• Tiia Sorjonen

As the journey of creating this series of performances continues, the questions "What is a beginning?", "What is an ending?" and "What does it mean to continue?" are even more promenant. The global situation with the COVID-19 outspread has gotten the whole world on its toes and the collective feeling of life being on hold tints our views of what can be done in this time.

We have been continuing the research by investigating the sound qualities of sand. Pouring sand on different surfaces, like ice, plastic, and wood and playing with different rythms has been a task that has produced material for a video.

We travelled to Finland in the beginning of February to perform at the Yökylä-festival and were forced to stay here after. During this time we have taken the sand on walks in the nature, on ice and in forests. Each location has given a new meaning to the action of pouring sand.

Time is a concept that keeps revolving in our minds. When we pour sand from bottle to bottle we are a human timeglass. Each pour lasts a shorter time as the grains will not fall straight to the other glass, but they bounce of the glass to the ground creating a sound like a gentle rain. When a bottle is empty it is time fill up the glass bottle again and then start the pour from the beginning. It is impossible to gather all poured sand back to the bottle, just like it is impossible to hold on time - time will pass and things will change whether we want it to happen or not.

Where is the beginning of this action? Is it when we fill the bottles, or does the action begin each time when we tilt the bottle? And why is this such an important question?

When we think about performance as a creature reflected in time, and time as feature that influences our perception, we understand that in order to tell a story with our peformative actions, we have to be aware of the differences of our actions. This can be market with ends and beginnings. To collate a performance score we need to gather different actions and then weave those actions together in a way that gives the audience a feeling of a story arch. Ends and beginnings can fluctuate and overlap, but for the performer it is crucial to see the difference of each bit of material. This is how we create a meaning for a non-narrative piece, and give the audience something to interpret.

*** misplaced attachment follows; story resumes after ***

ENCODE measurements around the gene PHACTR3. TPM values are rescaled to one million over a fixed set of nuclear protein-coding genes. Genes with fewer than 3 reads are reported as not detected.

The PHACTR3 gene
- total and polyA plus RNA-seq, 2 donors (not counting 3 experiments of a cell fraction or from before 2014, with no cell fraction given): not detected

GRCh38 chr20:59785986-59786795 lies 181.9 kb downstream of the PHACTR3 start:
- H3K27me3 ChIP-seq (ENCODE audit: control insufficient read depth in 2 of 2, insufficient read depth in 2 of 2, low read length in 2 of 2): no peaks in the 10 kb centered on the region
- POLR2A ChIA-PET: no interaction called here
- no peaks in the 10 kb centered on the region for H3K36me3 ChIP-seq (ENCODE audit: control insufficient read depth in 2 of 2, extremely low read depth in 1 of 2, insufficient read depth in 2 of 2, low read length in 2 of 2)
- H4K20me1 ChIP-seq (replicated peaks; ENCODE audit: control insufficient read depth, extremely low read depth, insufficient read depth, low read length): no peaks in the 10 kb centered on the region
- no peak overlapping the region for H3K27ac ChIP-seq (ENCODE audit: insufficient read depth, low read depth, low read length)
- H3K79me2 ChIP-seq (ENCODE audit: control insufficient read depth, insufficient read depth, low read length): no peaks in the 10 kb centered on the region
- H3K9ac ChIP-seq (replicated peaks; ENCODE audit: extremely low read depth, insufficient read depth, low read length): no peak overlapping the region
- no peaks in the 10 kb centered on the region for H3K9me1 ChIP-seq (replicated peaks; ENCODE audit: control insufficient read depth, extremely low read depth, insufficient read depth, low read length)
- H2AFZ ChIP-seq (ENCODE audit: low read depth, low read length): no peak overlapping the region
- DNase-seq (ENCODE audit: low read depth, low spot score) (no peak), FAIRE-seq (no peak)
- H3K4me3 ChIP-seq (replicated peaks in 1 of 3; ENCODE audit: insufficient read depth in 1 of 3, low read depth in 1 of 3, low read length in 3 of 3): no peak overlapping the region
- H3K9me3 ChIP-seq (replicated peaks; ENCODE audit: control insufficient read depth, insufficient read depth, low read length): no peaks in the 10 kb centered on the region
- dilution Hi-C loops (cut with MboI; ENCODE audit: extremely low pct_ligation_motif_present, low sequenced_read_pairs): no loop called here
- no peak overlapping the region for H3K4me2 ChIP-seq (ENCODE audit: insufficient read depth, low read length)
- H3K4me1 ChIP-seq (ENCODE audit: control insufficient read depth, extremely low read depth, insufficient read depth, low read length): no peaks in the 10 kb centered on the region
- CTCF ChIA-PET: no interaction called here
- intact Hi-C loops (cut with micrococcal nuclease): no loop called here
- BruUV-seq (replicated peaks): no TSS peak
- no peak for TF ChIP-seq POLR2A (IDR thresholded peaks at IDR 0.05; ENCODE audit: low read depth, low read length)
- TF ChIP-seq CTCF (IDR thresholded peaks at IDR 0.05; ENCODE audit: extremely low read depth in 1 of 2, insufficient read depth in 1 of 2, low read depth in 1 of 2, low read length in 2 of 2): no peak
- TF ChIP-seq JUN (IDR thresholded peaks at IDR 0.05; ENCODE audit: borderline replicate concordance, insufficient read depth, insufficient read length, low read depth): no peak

For this reason we have decided to think Mind Like an Open Songbook - performance series as a suite. This musical term allows us to consider the ends and beginnings of the different pieces created so far and to work towards a collection of pieces that can be performed together as a longer piece.

The durationality of the process of creation is then also apparent. All pieces of the suite are manifestations of the ongoing process, each exploring the main topic.

  • Tiia Sorjonen

It has been a while since the last post. The journey took a stand still since the pandemic is giving everyone a bit of a hard time.

How ever, in the beginning of March we had the joy to perform Mind like an Open songbook at Yökylä-festival. The performance took a shape of an durational performance. Both night at the festival I poured sand from one bottle to another for 5 hours each night. I asked people to play with the sand with me and so they did. I asked: What it is to leave? What is it to stay?

The discussion ranged from Gods to summer holidays, from death to relationships.

Each night was a different one. Each performance started differently. People and conversation changed the performance and it felt as if the performance was growing with me, with each encounter where Iearnt more about the performance and its functions.

So Thank you Yökylä festival.

Thank you for the opportunity

We are grateful for these sleepless nights, for the conversation, for the togetherness.

Thank you for singing us a lullaby

For letting us explore, to get better, to research to bring our ideas to life.

Thank you for all of you who stayed there with us during the performance. Thank you for those who asked questions, for those who answered questions, for those who questioned and those who were open to be questioned. Thank you for playing with us in the sand. Thank you those who traveled with us. Thank you all, for bringing you and giving us so much to work forwards.

Thank you Yökylä for such an atmosphere. It was a pleasure to be there.

Pictures by: Aleksis Riehakainen

So! Last Tuesday came and went, time goes by, things change and evolve.

Based on the amazing feedback after the performance, we are exited to continue the journey to Tampere to perform on 28th and 29th of February @yokylafestivaali

Also a big thank you for everyone who came by. As we see it, the collective is the people who are there with us, experiencing and feeding back with their presence and words and help. The collective is us. You reading this now, you are a part of it too. This means that the collective really becomes a breathing, changing thing and everyone can truly get involved in as they wish. It is about doing together and sharing and taking action and being active and all that jazz. Or the exact opposite if that is how you are.

This piece seems to be work in progress as default. Work in progress in that sense that progress is what makes the process work. One step at a time, the journey continues. One pit stop, one performance at a time it is easier to map out where to go next, what is the next step to progress.

When I left for my bike trip through Europe (which serves as an inspiration for the process and everything it seems hahah), I had no clue what is going to happen. What happened in the end was change. Change happened.

Special thank you for Minttu for photos and for everyone at SaltSpace for great collaboration